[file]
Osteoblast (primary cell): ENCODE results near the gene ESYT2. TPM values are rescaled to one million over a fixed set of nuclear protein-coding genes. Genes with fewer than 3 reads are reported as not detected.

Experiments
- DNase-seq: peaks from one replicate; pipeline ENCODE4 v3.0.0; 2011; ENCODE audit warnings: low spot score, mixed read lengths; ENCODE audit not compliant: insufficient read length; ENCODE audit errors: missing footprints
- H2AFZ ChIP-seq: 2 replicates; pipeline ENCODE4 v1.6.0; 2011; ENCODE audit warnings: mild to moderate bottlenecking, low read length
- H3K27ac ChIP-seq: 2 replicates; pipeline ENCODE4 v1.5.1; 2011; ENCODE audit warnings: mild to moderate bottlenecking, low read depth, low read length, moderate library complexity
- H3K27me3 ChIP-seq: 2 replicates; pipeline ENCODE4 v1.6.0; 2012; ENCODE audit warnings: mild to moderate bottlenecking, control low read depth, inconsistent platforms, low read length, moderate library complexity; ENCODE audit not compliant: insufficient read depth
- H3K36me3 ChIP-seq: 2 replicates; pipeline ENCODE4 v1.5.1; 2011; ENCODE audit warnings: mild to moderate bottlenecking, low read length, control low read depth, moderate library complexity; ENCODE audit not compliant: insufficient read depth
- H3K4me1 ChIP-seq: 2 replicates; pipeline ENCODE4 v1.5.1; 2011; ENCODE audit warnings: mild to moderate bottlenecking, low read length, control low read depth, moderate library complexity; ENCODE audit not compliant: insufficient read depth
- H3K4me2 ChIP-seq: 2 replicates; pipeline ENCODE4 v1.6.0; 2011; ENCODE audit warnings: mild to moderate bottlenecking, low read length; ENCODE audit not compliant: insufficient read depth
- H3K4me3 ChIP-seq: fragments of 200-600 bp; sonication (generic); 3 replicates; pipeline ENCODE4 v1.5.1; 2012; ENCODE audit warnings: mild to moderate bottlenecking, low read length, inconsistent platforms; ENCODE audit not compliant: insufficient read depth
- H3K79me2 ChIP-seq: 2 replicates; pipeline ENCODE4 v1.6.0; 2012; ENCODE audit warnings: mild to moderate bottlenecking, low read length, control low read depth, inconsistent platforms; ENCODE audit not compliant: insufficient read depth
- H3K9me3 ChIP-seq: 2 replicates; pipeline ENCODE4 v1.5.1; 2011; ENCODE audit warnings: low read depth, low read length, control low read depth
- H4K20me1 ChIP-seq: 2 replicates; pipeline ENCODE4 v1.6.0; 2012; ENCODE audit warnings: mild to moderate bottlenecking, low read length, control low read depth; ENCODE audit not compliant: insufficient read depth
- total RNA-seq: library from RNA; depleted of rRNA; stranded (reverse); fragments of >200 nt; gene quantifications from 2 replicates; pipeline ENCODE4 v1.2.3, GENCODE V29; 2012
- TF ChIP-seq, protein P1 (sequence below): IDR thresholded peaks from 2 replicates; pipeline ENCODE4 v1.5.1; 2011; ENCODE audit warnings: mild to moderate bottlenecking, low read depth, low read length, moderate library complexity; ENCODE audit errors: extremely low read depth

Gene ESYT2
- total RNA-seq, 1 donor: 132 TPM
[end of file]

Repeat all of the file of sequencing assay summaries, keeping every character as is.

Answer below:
Osteoblast (primary cell): ENCODE results near the gene ESYT2. TPM values are rescaled to one million over a fixed set of nuclear protein-coding genes. Genes with fewer than 3 reads are reported as not detected.

Experiments
- DNase-seq: peaks from one replicate; pipeline ENCODE4 v3.0.0; 2011; ENCODE audit warnings: low spot score, mixed read lengths; ENCODE audit not compliant: insufficient read length; ENCODE audit errors: missing footprints
- H2AFZ ChIP-seq: 2 replicates; pipeline ENCODE4 v1.6.0; 2011; ENCODE audit warnings: mild to moderate bottlenecking, low read length
- H3K27ac ChIP-seq: 2 replicates; pipeline ENCODE4 v1.5.1; 2011; ENCODE audit warnings: mild to moderate bottlenecking, low read depth, low read length, moderate library complexity
- H3K27me3 ChIP-seq: 2 replicates; pipeline ENCODE4 v1.6.0; 2012; ENCODE audit warnings: mild to moderate bottlenecking, control low read depth, inconsistent platforms, low read length, moderate library complexity; ENCODE audit not compliant: insufficient read depth
- H3K36me3 ChIP-seq: 2 replicates; pipeline ENCODE4 v1.5.1; 2011; ENCODE audit warnings: mild to moderate bottlenecking, low read length, control low read depth, moderate library complexity; ENCODE audit not compliant: insufficient read depth
- H3K4me1 ChIP-seq: 2 replicates; pipeline ENCODE4 v1.5.1; 2011; ENCODE audit warnings: mild to moderate bottlenecking, low read length, control low read depth, moderate library complexity; ENCODE audit not compliant: insufficient read depth
- H3K4me2 ChIP-seq: 2 replicates; pipeline ENCODE4 v1.6.0; 2011; ENCODE audit warnings: mild to moderate bottlenecking, low read length; ENCODE audit not compliant: insufficient read depth
- H3K4me3 ChIP-seq: fragments of 200-600 bp; sonication (generic); 3 replicates; pipeline ENCODE4 v1.5.1; 2012; ENCODE audit warnings: mild to moderate bottlenecking, low read length, inconsistent platforms; ENCODE audit not compliant: insufficient read depth
- H3K79me2 ChIP-seq: 2 replicates; pipeline ENCODE4 v1.6.0; 2012; ENCODE audit warnings: mild to moderate bottlenecking, low read length, control low read depth, inconsistent platforms; ENCODE audit not compliant: insufficient read depth
- H3K9me3 ChIP-seq: 2 replicates; pipeline ENCODE4 v1.5.1; 2011; ENCODE audit warnings: low read depth, low read length, control low read depth
- H4K20me1 ChIP-seq: 2 replicates; pipeline ENCODE4 v1.6.0; 2012; ENCODE audit warnings: mild to moderate bottlenecking, low read length, control low read depth; ENCODE audit not compliant: insufficient read depth
- total RNA-seq: library from RNA; depleted of rRNA; stranded (reverse); fragments of >200 nt; gene quantifications from 2 replicates; pipeline ENCODE4 v1.2.3, GENCODE V29; 2012
- TF ChIP-seq, protein P1 (sequence below): IDR thresholded peaks from 2 replicates; pipeline ENCODE4 v1.5.1; 2011; ENCODE audit warnings: mild to moderate bottlenecking, low read depth, low read length, moderate library complexity; ENCODE audit errors: extremely low read depth

Gene ESYT2
- total RNA-seq, 1 donor: 132 TPM